June 2011


Food: Home Cookin' and japan26 Jun 2011 10:25 am

Alright, another weekend ruined by another typhoon. This one was not quite as bad as the last one that rolled through, but I welcome the chance to work on cooking, which is something I seem to find myself doing when we are housebound during these storms.

This time, pancakes. Or as they call them in Japan, hotto-keki (ホットケーキ). The recipe is a McCall family secret so I am not able to share it with you, but trust me – these pancakes were delicious. I experienced some humidity related problems, but all turned out well. Double baking powder and sifting the flour were key. I have only sifted flour once for a recipe and that was macarons, which demand it, so it felt weird doing it for such a basic recipe.

A little whipped cream spun up, some sweetened blackcurrants and bam – I predict a heavy downpour of delicious pancakes.

Food: Asia and Food: Home Cookin' and japan24 Jun 2011 09:01 pm

I knew one of the best things about moving to Japan would be the food. And my weight gain in the past year has shown that to be true.

I also knew that one of the hardest things about moving to Japan would be the food. I knew I would miss so many things – experimenting with baking, farmer’s market foods and the treats from back home that I liked to indulge in. (Elm Cafe lattes or nachos from Hudson’s, anyone?)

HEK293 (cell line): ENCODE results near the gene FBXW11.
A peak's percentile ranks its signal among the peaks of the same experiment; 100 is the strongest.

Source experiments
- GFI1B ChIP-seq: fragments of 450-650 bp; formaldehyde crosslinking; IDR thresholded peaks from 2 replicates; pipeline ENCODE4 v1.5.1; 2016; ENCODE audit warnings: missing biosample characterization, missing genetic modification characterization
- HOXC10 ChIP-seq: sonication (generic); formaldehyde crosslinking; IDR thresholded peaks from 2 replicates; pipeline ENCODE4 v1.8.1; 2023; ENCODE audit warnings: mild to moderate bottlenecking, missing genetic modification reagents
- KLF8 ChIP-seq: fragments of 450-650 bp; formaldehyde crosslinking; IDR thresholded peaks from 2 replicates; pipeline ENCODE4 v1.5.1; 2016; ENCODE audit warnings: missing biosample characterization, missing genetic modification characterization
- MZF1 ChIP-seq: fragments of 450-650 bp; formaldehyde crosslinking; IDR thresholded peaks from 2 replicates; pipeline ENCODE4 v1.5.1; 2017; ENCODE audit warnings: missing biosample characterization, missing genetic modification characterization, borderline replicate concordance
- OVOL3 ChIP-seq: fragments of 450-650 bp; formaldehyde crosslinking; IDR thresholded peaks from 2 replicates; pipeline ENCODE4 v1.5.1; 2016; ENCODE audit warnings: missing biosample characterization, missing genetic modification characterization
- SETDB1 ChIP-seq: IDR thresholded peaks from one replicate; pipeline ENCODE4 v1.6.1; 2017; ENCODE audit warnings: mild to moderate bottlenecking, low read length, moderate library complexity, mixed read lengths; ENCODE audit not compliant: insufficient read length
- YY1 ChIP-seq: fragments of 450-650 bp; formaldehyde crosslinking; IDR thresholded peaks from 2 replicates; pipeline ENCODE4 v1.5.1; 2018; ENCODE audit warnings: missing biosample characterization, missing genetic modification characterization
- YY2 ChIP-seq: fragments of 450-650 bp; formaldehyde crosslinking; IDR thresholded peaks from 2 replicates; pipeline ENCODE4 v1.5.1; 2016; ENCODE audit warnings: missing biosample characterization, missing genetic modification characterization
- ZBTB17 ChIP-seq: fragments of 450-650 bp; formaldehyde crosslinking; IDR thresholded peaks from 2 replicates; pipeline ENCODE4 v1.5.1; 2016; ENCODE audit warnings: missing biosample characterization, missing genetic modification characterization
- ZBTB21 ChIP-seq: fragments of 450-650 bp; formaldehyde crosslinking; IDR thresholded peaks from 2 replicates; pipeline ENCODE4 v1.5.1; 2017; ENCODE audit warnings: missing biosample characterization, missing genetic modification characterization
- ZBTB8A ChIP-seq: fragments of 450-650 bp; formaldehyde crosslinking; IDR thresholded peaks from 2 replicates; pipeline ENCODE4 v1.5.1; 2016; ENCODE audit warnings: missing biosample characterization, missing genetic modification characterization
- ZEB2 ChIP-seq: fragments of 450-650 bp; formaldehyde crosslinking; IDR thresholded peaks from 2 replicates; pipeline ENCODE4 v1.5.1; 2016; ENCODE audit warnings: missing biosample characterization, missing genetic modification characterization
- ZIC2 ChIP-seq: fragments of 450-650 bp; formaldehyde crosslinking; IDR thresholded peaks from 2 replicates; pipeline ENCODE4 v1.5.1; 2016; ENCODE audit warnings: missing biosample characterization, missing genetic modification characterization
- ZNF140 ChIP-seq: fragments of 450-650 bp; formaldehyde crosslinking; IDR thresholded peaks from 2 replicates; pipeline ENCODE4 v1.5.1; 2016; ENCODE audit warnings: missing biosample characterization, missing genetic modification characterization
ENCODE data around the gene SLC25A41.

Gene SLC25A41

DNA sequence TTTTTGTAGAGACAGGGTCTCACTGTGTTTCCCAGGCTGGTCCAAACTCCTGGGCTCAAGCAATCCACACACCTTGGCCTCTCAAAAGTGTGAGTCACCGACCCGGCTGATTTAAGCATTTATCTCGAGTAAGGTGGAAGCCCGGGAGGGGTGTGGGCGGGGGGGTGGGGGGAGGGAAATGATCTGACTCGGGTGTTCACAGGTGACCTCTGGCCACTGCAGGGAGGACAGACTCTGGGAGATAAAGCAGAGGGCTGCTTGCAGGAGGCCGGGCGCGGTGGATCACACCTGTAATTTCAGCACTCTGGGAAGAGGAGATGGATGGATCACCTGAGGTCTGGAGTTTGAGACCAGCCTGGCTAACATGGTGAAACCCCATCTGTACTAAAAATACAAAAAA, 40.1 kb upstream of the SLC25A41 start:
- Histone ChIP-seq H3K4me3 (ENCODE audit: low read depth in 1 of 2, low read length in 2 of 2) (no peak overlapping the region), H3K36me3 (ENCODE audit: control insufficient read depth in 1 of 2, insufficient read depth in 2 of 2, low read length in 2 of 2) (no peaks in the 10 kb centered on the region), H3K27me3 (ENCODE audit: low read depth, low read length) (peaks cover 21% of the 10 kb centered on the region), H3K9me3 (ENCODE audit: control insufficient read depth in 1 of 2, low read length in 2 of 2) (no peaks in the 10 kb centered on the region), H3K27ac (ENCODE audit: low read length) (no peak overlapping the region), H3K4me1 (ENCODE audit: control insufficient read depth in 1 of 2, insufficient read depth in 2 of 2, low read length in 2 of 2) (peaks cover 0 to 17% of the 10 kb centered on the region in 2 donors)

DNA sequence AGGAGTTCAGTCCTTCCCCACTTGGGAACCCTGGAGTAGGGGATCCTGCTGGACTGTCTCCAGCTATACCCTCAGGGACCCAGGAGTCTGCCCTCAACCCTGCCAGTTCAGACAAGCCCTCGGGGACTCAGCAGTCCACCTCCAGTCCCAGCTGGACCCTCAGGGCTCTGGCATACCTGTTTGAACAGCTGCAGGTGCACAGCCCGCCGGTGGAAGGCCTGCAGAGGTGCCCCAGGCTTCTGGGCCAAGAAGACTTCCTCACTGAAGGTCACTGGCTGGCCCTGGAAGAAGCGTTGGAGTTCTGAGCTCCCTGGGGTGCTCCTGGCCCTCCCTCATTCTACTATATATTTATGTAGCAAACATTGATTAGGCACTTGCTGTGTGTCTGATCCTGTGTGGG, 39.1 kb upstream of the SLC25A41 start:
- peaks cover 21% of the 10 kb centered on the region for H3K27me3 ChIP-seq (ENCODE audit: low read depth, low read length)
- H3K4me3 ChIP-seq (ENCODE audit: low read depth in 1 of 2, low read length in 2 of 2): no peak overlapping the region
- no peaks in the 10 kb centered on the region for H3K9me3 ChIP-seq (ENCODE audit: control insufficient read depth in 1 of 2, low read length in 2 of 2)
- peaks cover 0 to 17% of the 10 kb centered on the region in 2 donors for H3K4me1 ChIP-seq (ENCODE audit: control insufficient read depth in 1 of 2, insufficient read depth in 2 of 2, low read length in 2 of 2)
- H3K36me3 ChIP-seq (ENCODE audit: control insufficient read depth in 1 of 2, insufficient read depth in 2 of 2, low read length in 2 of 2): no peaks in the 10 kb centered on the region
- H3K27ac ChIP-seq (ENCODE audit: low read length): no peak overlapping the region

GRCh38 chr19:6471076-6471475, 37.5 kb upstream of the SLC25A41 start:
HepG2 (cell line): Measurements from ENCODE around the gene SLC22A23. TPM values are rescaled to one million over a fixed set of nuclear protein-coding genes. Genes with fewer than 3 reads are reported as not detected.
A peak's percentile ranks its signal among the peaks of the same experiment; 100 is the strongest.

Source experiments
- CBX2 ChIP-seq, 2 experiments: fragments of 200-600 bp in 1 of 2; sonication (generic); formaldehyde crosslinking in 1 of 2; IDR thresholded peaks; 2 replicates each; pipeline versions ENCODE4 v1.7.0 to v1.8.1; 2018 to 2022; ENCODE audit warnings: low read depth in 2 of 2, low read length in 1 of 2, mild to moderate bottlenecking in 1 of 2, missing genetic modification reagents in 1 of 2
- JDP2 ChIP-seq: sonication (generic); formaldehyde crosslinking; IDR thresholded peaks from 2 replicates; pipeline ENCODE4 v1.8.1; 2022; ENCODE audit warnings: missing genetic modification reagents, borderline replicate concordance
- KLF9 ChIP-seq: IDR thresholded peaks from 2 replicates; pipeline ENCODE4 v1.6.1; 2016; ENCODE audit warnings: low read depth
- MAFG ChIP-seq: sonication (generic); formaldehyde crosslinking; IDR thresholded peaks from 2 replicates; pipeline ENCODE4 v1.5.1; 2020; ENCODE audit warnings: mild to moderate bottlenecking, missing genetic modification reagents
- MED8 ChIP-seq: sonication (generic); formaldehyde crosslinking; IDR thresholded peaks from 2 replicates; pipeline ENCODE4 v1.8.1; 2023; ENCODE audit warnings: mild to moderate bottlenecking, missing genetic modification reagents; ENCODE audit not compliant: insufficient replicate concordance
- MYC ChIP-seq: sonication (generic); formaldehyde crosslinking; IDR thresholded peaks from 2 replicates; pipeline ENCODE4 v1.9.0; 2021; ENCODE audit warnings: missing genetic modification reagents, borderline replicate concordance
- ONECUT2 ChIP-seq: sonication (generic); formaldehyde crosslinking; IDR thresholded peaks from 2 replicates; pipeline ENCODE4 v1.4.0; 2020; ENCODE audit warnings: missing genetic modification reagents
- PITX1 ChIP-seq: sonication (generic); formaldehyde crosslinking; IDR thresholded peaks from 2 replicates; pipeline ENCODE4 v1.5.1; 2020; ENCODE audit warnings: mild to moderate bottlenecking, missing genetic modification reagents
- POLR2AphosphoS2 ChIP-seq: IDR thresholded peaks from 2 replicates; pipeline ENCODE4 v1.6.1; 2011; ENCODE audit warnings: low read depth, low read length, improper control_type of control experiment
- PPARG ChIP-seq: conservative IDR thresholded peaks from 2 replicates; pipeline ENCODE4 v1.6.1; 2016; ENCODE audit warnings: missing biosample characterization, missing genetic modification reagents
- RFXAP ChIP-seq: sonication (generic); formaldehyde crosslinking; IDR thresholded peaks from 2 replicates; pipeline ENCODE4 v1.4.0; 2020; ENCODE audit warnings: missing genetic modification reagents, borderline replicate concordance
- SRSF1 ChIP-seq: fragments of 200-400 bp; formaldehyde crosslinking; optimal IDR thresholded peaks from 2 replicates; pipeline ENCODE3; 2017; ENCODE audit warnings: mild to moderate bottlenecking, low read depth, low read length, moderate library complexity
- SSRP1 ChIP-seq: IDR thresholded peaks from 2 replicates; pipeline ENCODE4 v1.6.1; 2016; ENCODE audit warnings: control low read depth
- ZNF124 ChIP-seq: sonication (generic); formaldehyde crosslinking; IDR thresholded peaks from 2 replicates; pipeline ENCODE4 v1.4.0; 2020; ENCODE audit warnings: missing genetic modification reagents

Luckily there are ways to adapt here. There are many import food services which we have used a few times. It is otherworldly to order cheese and other cold products and have them arrive at your door fresh and cold via a delivery man in a refrigerated truck. The prices are high, but you will pay. Yes, you will.

Okinawa is a bit of an odd beast since the American influence has brought a few products to grocery stores that might be hard to find in other parts of Japan. While we do not have access to on-base (military) food, it is also there. It is a bit complicated and I seriously could not be bothered to ask someone to go through that for me, although parents of one of my students have offered. You need US cash, you need someone to shop with you, escort you in…it is like bringing someone into Costco, only harder.

So, I rely on the local grocers, and big suitcase allowances when I come home from vacation in other cities. Luckily there is a selection of stores that offer up some amazing finds. I am trying to cook with more Japanese ingredients at home, but sometimes you just want chili or a plate of nachos, dammit.

First up is Jimmy’s. There are a few different locations of this Okinawan chain around the island. The first few I went to were just tiny bakeries, with stale “American Taste” cookies and tasteless pies. However my birthday cake was from Jimmy’s, so it is not all bad. I just thought every location was as sad as the one nearest my home.